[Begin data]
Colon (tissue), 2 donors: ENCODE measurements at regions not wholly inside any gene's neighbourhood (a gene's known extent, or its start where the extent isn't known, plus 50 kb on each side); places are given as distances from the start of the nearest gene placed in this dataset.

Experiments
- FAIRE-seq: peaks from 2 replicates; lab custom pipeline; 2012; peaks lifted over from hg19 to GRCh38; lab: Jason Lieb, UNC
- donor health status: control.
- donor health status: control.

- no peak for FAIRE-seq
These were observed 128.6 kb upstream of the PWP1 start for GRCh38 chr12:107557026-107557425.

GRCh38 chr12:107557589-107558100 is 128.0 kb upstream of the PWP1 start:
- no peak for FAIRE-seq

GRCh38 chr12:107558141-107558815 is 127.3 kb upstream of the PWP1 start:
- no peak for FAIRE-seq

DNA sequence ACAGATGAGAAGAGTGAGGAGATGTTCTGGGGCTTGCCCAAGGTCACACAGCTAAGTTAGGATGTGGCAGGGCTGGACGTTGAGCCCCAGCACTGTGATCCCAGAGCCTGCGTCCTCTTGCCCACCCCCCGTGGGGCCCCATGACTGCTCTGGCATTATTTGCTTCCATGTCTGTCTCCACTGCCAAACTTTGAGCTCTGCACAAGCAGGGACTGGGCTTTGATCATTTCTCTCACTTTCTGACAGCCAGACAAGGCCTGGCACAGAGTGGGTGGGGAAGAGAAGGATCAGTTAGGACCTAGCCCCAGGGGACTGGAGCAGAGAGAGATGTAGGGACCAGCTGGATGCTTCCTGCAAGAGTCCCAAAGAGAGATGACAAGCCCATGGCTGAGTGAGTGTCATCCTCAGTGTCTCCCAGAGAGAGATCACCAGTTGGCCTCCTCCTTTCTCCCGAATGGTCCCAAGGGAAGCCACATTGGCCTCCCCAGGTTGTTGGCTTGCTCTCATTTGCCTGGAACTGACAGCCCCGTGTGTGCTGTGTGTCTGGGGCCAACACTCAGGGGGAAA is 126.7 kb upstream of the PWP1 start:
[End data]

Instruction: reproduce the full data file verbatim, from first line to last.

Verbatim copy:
Colon (tissue), 2 donors: ENCODE measurements at regions not wholly inside any gene's neighbourhood (a gene's known extent, or its start where the extent isn't known, plus 50 kb on each side); places are given as distances from the start of the nearest gene placed in this dataset.

Experiments
- FAIRE-seq: peaks from 2 replicates; lab custom pipeline; 2012; peaks lifted over from hg19 to GRCh38; lab: Jason Lieb, UNC
- donor health status: control.
- donor health status: control.

- no peak for FAIRE-seq
These were observed 128.6 kb upstream of the PWP1 start for GRCh38 chr12:107557026-107557425.

GRCh38 chr12:107557589-107558100 is 128.0 kb upstream of the PWP1 start:
- no peak for FAIRE-seq

GRCh38 chr12:107558141-107558815 is 127.3 kb upstream of the PWP1 start:
- no peak for FAIRE-seq

DNA sequence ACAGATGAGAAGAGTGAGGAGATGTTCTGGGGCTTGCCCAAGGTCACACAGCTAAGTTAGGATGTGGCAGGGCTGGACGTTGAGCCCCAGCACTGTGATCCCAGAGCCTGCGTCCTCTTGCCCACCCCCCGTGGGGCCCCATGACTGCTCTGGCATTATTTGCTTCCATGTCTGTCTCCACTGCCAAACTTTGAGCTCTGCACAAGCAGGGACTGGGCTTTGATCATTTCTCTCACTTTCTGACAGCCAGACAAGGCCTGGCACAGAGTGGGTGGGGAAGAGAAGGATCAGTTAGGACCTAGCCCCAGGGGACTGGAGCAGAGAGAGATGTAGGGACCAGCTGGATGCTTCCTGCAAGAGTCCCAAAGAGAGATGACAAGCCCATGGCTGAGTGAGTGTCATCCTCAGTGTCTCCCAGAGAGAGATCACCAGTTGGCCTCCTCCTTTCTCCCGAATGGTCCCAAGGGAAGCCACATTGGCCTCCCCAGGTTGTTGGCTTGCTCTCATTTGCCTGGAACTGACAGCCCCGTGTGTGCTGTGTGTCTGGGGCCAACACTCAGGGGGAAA is 126.7 kb upstream of the PWP1 start: